QP Priorities

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Ryan Mahoney

Feb 24, 2012, 11:42:35 AM2/24/12
to devel-querypath
Hi Group,

Exciting to see the direction that this package is taking!

That being said, I think the biggest obstacle that QP faces in terms
of long term adoption is not features. Arguably, it already has more
that enough features (at least for my purposes) -- it's performance.
QP has the potential to support radically improved web dev
methodolgies (on the View side of things) -- but it can't be taken too
seriously if it a major scalability/performance bottleneck for highly
trafficked sites. I get that many sites are using some level of
caching -- but not every page can be cached.

There are a few possible ideas for making QP faster...

1. Writing a native class for converting CSS selectors to XPATH
queries and using the native XPATH find that already supported by
DOMDocuments. (I have something like this written non-natively)

2. Figuring out how to make persistent storage of DOMDocuments so the
parsing/loading phase can be eliminated.

Any thoughts/suggestions on these ideas?

Thanks for all your hard work and creativity!



Feb 24, 2012, 12:32:59 PM2/24/12
to devel-querypath
(For those just tuning in, QueryPath 3.x is under active dev right
now, with the current emphasis on refactoring code for full PHP 5.3
support, especially namespacing and PSR-0 compliance.)

Regarding #1, I'd like to hear some performance numbers. Many CSS
selectors could be quickly converted to XPath queries. I don't know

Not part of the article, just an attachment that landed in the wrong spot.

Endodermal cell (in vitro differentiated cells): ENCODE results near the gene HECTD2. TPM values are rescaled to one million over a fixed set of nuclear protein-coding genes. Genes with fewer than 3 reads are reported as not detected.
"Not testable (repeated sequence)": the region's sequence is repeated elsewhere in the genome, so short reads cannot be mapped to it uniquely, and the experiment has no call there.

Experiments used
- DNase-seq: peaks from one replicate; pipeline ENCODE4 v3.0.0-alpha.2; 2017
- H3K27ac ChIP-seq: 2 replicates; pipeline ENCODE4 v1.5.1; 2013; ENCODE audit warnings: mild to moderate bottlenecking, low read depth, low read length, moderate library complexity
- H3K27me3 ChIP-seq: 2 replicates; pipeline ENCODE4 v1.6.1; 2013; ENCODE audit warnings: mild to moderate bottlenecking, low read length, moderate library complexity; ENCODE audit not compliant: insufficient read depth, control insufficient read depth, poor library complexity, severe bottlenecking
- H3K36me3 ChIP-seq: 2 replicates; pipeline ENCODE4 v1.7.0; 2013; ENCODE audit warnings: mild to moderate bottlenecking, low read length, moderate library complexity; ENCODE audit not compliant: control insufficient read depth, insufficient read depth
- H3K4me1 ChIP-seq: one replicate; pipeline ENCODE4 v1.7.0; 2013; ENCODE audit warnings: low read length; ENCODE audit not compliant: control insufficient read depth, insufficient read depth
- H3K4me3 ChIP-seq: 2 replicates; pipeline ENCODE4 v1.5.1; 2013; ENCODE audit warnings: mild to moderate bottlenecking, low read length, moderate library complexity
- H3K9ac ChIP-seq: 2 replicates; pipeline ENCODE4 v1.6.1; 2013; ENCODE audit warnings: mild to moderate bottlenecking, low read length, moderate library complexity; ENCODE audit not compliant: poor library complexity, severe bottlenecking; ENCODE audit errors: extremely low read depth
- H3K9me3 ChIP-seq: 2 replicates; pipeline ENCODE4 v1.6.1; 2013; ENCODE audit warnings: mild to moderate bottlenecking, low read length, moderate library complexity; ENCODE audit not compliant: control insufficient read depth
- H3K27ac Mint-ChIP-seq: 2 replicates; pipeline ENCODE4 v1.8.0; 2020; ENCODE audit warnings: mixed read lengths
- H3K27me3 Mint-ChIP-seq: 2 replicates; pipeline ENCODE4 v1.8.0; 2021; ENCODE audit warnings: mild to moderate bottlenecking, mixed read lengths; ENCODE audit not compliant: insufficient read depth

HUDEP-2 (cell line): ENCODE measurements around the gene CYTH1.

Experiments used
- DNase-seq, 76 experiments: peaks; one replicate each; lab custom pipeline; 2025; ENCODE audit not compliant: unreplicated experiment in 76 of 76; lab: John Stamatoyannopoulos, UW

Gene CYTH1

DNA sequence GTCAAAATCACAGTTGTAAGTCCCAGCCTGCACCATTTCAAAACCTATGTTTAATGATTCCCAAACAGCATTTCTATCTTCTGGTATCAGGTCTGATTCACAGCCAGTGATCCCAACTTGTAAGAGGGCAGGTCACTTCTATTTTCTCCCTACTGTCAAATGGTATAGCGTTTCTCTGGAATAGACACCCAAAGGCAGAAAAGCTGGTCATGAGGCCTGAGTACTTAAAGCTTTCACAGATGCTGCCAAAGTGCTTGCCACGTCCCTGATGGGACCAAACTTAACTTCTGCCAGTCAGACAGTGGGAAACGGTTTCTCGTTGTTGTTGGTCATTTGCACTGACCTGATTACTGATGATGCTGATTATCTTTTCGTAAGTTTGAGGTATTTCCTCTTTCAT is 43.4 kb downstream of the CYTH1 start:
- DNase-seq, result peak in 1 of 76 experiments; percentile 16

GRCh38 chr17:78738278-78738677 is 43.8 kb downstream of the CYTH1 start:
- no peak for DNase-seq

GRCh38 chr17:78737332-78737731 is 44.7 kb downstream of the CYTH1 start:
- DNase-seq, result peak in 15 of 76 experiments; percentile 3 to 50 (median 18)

how complex it would be, though, to try to build a complete resolver.

For #2, I have looked at some options for this in the past, because I
too think this is a great idea. The biggest difficulty is that a
DOMDocument cannot be serialized, which means it has to be walked. And
walking the DOM tree didn't seem to be noticeably faster than parsing
a DOM document. That said, I'm a HUGE fan of this idea, and if anyone
were to suggest some potential routes to accomplishing it, I'm all for

Another is to change the way the traversal happens.

Right now, when a selector comes in for 'foo > bar', we search
downward through the document for all <foo> elements, and then for
each foo element, we check to see which have <bar> children. Or, for
an even tougher case, 'foo bar' searches first for all <foo> elements,
and then searches all descendants for <bar> elements.

We could drastically improve QueryPath's search performance by
traversing "bottom up":

For 'foo bar', find all 'bar' elements, and then go up the tree to see
which ones have <foo> ancestors. Because each element has only one
parent, and because the ancestors can be traversed very quickly, this
method is considerably faster.

(To visualize this, draw a tree structure and compare strategies for
starting at the top and finding a path to a specific place at the
bottom, and starting at the bottom and finding a path to the top.)

I started on this feature a long time ago, but just couldn't carve out
a block of time. I'd love to come back to it.

The bottom line, though, is that I am 100% in agreement with Ryan: I
would rather improve QueryPath's performance than add more features.

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